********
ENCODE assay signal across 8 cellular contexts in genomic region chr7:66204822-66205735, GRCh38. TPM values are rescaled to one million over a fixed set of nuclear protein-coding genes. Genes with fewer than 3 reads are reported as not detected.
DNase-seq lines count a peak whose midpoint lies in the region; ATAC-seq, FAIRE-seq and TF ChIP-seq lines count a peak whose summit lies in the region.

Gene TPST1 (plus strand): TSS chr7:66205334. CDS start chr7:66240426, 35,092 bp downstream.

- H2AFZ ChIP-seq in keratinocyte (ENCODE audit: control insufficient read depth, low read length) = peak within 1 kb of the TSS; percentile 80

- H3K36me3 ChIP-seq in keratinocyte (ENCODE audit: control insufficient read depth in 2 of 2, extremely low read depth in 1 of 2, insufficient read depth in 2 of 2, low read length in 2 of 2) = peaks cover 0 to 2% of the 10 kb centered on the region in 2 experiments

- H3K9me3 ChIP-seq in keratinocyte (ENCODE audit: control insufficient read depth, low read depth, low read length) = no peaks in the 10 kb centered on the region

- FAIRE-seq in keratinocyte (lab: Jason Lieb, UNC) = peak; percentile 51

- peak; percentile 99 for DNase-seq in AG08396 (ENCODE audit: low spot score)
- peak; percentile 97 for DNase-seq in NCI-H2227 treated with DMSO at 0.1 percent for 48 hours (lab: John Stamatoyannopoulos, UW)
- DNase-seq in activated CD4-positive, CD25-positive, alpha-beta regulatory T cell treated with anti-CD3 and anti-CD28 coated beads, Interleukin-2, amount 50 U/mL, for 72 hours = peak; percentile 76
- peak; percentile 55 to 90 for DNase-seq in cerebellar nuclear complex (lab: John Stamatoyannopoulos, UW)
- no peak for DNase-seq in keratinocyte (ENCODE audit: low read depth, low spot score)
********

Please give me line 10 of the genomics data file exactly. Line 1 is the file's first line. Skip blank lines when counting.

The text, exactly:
- DNase-seq in activated CD4-positive, CD25-positive, alpha-beta regulatory T cell treated with anti-CD3 and anti-CD28 coated beads, Interleukin-2, amount 50 U/mL, for 72 hours = peak; percentile 76